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At fourth-grade recess the day after CASINO ROYALE aired, we were all humming Herb Alpert's theme mightily. In truth, we thought it was pretty cool. But then in truth we also liked Mort Drucker's version of Bond as much as the real thing. I remember an epic walk across the subdivision to lay two precious dollars in the hand of a kid who owned a certain Super Special.

Your dad is pretty much right. The Soviet theater commander in the Far East, Marshal Vasilevsky, planned to land troops on Hokkaido on August 22, until the invasion was called off at the last moment by Stalin. President Truman, who had authorized the atomic bombing of Hiroshima and Nagasaki, spared Japan the divided fate of Korea when he sent a message to Stalin on the 18th that Hokkaido was to be considered within the American sphere of influence (the Potsdam Declaration had some ambivalence on this point, and the USSR had already taken the Kurile Islands).

In this alternate history, activist Mamoru Oshii is assassinated in 1979 by the right-wing authoritarian government of Nan-Nihon, the same year Democratic People's Republic of Japan propagandist Yoshiyuki Tomino premieres BUNGEI SENSEN GUNDAM. Shorn of its Marxist-Leninist content (leaving each episode about only twelve minutes long), the show is padded out with stock footage of a humorous robot, 6-Haro-6, and aired on U.S. television as JOHNNY DESTINY.

In the novel CASINO ROYALE, published the year the Korean War ended, we learn the very first person Bond killed for the Secret Service was Japanese, a cipher expert he sniped in Manhattan at a range of three hundred yards, Golgo-style—"I got the Jap in the mouth as he turned to gape at the broken window...Patriotism comes along and makes it seem fairly all right, but this country-right-or-wrong business is getting a little out of date. Today we are fighting Communism. Okay. If I'd been alive fifty years ago, the brand of Conservatism we have today would have been damn near called Communism."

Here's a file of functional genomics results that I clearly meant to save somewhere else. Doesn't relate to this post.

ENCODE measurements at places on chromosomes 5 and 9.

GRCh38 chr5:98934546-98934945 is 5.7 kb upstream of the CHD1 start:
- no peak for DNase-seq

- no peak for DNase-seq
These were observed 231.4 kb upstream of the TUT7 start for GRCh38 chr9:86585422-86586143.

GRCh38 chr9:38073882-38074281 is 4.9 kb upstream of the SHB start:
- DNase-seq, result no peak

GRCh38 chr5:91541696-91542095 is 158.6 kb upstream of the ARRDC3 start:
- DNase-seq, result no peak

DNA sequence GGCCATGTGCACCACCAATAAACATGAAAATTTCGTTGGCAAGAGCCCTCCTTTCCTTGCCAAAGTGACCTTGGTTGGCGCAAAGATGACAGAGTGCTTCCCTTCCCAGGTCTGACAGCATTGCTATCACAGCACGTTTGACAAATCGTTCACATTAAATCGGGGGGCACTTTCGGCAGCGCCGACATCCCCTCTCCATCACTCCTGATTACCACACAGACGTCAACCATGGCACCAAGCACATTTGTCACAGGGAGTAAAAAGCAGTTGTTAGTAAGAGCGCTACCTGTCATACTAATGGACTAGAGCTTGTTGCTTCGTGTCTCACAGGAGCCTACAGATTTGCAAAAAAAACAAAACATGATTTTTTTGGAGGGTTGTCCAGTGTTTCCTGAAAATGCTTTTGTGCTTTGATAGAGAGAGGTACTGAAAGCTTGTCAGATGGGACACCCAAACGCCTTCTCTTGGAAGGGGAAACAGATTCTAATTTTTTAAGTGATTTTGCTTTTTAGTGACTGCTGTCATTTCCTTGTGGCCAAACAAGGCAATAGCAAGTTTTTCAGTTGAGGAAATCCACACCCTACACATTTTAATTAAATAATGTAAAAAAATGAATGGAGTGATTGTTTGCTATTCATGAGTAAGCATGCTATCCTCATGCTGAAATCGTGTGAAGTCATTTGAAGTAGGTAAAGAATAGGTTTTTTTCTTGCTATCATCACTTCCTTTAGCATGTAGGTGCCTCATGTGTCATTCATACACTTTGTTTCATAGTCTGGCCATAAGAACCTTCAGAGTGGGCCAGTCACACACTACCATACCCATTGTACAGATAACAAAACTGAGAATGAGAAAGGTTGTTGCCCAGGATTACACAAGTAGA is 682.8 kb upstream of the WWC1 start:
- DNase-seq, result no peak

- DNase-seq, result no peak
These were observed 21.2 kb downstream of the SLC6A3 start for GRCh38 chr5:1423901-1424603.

Bond concludes (and so the series begins) that he has nothing against Soviet spies as such—intelligence gatherers—regarding them as "civil servants" like himself. The moral difference for him is that England has no equivalent of SMERSH, which enforced the loyalty of Soviet spies by terror and death. When the Japanese 126th Division made its last stand in Manchuria on August 15th, 1945, five volunteers from their transport unit each rushed a Soviet tank carrying fifteen kilograms of plastic explosive. All five tanks were destroyed, together with the suicide bombers, whom the Russians called not kamikaze but smertniks.

Did Tamba reveal if, like, Golgo, his erection was so powerful that he maintained it even in the presence of Sean Connery? As for the 007 manga influence, the short answer is "yes," but we expect to learn more when the two-part Takao Saito interview appears in Vols. 10 and 11 of GOLGO 13.

Much to my chagrin, I've heard pretty unanimous word that the FRWL game is mediocre. What a waste, but it looks purdy and the Connery factor is probably going to force me to see for myself.

LICENCE TO KILL feels more like the Bond in the books to me. Bond is a cut throat killer, not some pithy hanky sniffing dandy that the movies have turned him into.
-d!

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